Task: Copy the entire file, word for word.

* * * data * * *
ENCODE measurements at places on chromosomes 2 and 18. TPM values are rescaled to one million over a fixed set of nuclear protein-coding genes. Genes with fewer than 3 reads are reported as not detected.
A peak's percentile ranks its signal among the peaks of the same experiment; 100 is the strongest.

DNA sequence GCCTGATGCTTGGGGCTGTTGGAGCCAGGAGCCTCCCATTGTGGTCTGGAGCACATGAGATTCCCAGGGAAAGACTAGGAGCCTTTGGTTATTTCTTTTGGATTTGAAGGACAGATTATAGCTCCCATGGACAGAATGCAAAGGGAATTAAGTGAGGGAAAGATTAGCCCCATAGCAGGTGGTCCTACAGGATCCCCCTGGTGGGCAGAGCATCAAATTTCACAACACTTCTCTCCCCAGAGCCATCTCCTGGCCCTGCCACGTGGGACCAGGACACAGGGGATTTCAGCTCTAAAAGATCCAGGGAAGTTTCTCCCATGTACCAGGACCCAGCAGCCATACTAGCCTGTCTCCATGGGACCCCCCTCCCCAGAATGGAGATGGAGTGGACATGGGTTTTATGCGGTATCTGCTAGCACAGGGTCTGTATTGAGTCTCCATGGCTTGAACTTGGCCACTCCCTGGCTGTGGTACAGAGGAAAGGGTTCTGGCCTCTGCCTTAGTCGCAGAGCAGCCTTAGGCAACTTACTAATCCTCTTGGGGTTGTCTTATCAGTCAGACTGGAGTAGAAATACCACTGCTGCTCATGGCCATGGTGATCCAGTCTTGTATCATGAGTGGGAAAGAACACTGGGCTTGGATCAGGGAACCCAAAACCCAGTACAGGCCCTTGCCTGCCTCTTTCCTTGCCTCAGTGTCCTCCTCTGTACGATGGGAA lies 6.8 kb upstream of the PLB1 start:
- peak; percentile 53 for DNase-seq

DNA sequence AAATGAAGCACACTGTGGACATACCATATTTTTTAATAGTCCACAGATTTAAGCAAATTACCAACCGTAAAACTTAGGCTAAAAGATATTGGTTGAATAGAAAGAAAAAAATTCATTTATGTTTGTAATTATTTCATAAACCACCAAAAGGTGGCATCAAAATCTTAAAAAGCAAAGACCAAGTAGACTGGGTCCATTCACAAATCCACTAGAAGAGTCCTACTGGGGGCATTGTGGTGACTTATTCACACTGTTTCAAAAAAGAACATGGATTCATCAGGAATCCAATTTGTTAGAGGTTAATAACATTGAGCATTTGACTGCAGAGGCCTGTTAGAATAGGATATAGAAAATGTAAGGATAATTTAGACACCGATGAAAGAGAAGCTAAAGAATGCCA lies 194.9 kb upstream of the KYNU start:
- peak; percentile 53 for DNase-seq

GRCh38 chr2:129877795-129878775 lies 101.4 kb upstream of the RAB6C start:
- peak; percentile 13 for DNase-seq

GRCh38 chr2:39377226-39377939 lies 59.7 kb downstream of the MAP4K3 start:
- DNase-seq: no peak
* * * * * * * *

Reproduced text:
ENCODE measurements at places on chromosomes 2 and 18. TPM values are rescaled to one million over a fixed set of nuclear protein-coding genes. Genes with fewer than 3 reads are reported as not detected.
A peak's percentile ranks its signal among the peaks of the same experiment; 100 is the strongest.

DNA sequence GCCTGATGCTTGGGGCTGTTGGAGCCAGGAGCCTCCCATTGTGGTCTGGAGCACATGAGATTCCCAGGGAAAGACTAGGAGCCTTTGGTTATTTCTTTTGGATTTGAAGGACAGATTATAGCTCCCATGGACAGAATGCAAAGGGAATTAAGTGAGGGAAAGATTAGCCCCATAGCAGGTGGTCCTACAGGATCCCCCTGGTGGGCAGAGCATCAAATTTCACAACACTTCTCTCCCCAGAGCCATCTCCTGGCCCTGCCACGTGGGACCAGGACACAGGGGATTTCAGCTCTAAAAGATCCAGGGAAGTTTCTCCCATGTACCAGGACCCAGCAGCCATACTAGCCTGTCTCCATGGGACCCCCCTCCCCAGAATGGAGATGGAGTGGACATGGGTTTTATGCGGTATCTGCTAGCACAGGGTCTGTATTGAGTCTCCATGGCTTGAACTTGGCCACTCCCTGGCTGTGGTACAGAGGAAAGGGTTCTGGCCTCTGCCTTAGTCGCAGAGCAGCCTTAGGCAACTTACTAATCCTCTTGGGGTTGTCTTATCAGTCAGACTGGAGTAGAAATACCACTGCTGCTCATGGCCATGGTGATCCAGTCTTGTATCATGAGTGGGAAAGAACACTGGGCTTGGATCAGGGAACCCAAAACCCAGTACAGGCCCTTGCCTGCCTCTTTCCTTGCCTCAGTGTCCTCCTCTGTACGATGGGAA lies 6.8 kb upstream of the PLB1 start:
- peak; percentile 53 for DNase-seq

DNA sequence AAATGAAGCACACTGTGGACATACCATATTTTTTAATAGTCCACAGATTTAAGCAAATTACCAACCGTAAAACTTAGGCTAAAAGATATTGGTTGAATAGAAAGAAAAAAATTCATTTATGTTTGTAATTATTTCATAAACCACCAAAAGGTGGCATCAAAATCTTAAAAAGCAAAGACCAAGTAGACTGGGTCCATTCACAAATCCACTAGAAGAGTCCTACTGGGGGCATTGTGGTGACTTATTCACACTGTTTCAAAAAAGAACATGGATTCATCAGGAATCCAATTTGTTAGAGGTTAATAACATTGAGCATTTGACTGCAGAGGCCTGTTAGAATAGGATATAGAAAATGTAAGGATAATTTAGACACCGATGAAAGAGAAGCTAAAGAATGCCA lies 194.9 kb upstream of the KYNU start:
- peak; percentile 53 for DNase-seq

GRCh38 chr2:129877795-129878775 lies 101.4 kb upstream of the RAB6C start:
- peak; percentile 13 for DNase-seq

GRCh38 chr2:39377226-39377939 lies 59.7 kb downstream of the MAP4K3 start:
- DNase-seq: no peak